Ingredients Jump to Instructions ↓

  1. Amount Measure Ingredient -- Preparation Method -- -- --

  2. **for small processors**

  3. 1 3/4 cups all-purpose flour -- plus

  4. 2 tablespoons

  5. 2 tablespoons gluten flour*

  6. 1/2 teaspoon salt

  7. 1 large egg

  8. --about 7 tablespoons water

  9. 1/8 teaspoon oriental sesame oil -- or vegetable oil

  10. 1/3 cup cornstarch -- (about)

  11. **for large processors**

  12. 2 3/4 cups all-purpose flour -- plus

  13. 1 tablespoon

  14. 3 tablespoons gluten flour*

  15. 3/4 teaspoon salt

  16. 2 large eggs

  17. -- about 9 tablespoons

  18. 1/2 teaspoon oriental sesame oil -- or vegetable oil

  19. --about 1/2 cup cornstarch

Instructions Jump to Ingredients ↑

  1. In a food processor fitted with a metal blade, process the flours and salt to mix them well. Beat the eggs with 5 tablespoons (6 tablespoons for the larger recipe) water. Turn on the machine and gradually add the mixture, processing just until the dough begins to form a ball. You may need to drizzle in the remaining water, but stop processing just before the dough becomes a ball. Process another 10 seconds if you are going to use a pasta machine to roll out the dough. Process the dough another 35 seconds if you are going to roll it out by hand. Turn the dough, which should be barely sticky, onto a very lightly floured board, and knead it about 1 minute. It should be satiny and not stick to the palm of your hand when you hold it 15 seconds. Cover the dough with plastic or put it in a plastic bag and let it rest half an hour to an hour.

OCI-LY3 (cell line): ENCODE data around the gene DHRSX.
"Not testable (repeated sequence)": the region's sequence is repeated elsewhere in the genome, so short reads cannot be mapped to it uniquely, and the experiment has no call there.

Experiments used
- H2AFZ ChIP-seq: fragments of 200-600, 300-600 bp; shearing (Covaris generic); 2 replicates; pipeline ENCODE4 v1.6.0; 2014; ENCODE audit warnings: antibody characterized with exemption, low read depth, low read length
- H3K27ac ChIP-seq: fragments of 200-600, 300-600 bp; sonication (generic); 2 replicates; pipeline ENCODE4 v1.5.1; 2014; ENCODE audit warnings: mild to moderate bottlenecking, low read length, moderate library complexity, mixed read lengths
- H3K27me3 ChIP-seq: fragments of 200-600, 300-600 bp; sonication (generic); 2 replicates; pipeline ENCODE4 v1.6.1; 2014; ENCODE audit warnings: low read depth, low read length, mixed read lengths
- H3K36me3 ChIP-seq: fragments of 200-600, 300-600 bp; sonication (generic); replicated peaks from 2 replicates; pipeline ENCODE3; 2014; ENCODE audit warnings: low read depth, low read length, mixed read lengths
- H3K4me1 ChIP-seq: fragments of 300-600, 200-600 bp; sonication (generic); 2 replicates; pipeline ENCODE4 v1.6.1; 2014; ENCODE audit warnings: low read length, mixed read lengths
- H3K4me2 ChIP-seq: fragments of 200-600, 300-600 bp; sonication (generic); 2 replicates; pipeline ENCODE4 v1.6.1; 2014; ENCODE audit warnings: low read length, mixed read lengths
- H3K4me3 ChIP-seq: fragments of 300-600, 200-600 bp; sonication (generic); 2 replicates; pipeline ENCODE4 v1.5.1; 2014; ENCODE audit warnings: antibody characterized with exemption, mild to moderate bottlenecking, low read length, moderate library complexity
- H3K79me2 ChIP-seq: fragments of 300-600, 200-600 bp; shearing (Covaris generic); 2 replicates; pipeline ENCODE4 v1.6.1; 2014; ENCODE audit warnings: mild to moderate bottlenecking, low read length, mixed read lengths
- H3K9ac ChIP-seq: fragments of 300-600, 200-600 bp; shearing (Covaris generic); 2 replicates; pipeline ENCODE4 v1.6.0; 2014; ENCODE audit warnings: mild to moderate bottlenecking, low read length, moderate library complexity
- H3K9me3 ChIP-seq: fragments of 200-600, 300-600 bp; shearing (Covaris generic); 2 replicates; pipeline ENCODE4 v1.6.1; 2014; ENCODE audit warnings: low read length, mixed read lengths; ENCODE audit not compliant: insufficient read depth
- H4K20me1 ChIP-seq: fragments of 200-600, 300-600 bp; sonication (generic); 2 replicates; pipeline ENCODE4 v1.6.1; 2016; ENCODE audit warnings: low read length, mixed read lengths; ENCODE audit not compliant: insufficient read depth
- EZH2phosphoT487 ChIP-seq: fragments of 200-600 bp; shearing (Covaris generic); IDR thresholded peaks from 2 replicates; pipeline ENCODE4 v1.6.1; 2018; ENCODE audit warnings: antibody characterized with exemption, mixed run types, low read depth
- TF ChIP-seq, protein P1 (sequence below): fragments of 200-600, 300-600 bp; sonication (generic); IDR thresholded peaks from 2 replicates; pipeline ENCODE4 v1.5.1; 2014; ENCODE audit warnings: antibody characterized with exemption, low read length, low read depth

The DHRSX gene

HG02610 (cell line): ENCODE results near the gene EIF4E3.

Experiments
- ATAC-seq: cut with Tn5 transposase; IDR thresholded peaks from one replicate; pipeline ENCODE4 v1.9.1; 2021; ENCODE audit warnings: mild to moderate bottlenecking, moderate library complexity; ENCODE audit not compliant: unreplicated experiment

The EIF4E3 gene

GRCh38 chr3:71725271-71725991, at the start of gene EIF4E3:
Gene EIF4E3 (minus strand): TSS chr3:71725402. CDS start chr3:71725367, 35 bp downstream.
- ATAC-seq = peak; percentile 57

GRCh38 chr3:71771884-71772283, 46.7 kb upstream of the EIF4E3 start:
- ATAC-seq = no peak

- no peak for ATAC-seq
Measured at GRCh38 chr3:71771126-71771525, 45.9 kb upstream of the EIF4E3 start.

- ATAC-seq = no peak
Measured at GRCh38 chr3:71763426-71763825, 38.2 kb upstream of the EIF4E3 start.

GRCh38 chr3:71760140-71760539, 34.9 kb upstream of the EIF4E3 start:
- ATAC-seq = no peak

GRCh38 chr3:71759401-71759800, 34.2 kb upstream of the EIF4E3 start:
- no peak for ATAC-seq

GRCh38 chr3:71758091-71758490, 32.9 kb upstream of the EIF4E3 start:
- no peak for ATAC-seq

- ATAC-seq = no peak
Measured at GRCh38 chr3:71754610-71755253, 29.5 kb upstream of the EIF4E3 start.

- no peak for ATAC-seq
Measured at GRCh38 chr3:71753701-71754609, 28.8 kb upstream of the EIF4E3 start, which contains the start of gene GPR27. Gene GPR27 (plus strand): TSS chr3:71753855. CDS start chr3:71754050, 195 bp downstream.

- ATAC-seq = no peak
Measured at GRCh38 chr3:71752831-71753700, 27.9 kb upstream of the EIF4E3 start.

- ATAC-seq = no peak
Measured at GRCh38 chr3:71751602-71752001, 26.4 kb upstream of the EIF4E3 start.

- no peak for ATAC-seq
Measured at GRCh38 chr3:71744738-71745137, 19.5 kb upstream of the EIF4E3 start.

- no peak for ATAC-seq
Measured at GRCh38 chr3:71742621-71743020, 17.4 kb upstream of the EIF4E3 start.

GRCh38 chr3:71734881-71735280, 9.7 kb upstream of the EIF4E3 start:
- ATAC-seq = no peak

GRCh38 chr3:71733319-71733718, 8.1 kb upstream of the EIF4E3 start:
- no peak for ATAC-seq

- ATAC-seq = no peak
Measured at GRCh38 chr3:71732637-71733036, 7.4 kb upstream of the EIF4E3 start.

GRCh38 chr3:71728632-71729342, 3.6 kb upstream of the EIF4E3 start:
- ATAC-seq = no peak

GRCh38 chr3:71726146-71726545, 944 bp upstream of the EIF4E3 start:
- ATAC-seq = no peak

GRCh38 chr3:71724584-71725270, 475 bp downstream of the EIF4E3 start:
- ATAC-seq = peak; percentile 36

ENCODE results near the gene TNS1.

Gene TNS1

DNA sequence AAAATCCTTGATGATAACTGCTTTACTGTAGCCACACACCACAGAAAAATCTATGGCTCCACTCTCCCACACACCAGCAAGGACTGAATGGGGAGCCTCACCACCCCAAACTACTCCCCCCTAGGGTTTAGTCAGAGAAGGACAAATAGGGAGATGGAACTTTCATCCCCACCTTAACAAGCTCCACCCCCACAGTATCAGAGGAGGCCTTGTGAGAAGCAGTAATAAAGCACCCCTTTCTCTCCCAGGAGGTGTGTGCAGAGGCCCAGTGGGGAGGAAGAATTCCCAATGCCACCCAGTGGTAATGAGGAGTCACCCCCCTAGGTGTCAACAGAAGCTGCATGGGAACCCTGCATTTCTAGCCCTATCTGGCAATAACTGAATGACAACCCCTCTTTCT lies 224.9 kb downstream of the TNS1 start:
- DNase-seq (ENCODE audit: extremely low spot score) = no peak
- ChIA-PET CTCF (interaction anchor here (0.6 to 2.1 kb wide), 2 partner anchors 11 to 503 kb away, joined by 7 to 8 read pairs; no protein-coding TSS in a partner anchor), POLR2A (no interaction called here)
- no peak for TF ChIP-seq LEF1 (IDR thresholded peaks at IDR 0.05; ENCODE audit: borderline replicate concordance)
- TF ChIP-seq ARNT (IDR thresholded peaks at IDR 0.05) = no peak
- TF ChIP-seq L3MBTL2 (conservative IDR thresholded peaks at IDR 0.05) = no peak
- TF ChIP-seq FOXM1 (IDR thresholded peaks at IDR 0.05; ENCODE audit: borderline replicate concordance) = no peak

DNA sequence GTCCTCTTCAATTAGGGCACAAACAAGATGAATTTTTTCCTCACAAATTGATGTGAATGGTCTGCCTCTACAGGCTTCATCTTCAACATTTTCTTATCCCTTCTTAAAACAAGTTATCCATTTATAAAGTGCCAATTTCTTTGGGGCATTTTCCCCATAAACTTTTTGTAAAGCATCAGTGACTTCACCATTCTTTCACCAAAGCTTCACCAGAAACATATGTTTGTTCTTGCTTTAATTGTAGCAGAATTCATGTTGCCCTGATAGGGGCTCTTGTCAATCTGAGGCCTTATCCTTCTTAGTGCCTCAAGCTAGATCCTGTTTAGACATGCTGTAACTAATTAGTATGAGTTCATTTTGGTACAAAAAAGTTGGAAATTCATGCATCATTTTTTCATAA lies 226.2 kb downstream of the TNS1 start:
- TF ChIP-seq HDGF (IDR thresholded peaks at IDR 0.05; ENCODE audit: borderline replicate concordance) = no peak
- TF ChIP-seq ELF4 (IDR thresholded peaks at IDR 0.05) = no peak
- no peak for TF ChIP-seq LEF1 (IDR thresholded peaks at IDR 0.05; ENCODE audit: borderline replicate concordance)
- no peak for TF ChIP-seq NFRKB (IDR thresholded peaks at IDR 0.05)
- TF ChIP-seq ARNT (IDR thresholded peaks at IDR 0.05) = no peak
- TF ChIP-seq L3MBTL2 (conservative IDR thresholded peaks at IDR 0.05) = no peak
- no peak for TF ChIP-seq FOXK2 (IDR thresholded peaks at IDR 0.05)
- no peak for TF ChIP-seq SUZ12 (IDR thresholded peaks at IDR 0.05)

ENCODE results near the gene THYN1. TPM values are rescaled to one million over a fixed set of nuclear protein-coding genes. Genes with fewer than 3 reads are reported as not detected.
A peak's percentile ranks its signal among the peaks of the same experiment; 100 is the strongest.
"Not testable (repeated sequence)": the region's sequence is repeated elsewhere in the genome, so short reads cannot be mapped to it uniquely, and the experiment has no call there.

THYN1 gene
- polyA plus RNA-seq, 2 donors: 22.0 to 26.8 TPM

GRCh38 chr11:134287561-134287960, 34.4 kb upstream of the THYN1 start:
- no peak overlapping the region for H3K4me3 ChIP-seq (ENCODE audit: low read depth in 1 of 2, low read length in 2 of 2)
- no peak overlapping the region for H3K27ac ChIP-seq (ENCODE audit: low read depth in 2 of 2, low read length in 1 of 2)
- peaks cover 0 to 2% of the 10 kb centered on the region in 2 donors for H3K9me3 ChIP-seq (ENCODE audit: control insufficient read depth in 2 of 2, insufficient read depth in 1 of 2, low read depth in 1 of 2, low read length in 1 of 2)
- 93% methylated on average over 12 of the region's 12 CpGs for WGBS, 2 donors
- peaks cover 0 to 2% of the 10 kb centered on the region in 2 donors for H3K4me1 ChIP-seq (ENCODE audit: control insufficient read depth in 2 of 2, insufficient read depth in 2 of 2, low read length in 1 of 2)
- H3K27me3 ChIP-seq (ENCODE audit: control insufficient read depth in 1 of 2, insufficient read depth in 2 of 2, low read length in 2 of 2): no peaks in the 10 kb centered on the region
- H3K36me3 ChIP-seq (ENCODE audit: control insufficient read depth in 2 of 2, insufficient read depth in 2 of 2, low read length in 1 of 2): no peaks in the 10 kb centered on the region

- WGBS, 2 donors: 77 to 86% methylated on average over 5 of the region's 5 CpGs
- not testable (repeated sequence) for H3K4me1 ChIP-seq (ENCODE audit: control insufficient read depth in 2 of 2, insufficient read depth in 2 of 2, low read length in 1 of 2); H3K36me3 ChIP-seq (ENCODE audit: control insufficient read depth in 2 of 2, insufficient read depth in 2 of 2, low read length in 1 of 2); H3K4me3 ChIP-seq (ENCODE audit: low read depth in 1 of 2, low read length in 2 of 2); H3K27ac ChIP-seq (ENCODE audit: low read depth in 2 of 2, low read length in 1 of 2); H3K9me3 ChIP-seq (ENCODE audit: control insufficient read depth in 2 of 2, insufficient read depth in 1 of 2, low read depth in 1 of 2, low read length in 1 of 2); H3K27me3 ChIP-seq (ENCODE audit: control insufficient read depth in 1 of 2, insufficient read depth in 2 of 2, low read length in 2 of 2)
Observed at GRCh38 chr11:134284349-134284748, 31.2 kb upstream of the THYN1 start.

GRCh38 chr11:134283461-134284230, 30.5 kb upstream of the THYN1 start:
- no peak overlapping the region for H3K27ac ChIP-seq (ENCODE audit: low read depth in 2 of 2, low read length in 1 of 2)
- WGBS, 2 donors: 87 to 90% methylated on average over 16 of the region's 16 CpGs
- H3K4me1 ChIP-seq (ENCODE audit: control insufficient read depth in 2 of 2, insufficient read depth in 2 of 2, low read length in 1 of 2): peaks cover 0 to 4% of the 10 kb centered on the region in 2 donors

2. To mix by hand, blend the flours and salt in a large bowl. Make a well in the center and crack the egg into it. Add all but 2 tablespoons of the water and blend it first into the egg and then incorporate the flour. Add enough water to make a lose but not gooey dough. Pick up about 1/3 cup of the dough and rub it vigorously between your hands for about half a minute to develop the gluten and shorten the kneading time. Repeat with the remaining dough. Turn the dough onto a floured board and knead at least 10 minutes until the dough is satiny and does not stick to the palm of your hand when held for 15 seconds. Oil the dough, cover it with plastic or put it in a plastic bag, and let it rest half an hour to an hour.

  3. The dough may also be made in a heavy-duty mixer and kneaded with a dough hook.

  4. To roll out the dough with a pasta machine, roll the dough into a sausage shape 11/2 inches in diameter and cut it into thirds for the small recipe or quarters for the large. Cover the resting dough with plastic while you roll out the first piece. Flatten the dough piece to a rectangle about 1/4-inch thick and lightly coat both sides with cornstarch. Pass the dough through the thickest setting. Then fold the dough into thirds, flatten it slightly, dust it with cornstarch, and run it through the rollers again, feeding in the unfolded end first. Repeat this procedure three times. Turn the machine to the next thinnest setting, dust the dough, and roll it through unfolded. Repeat this procedure with each setting up to the fifth setting, or until the dough is 1/8-inch thick for hearty noodles or 1/16-inch thick for delicate noodles and wonton or egg-roll wrappers. Spread the rolled dough on a tea towel to dry slightly and become firm. After you roll out the remaining dough pieces, the first piece should be ready to cut.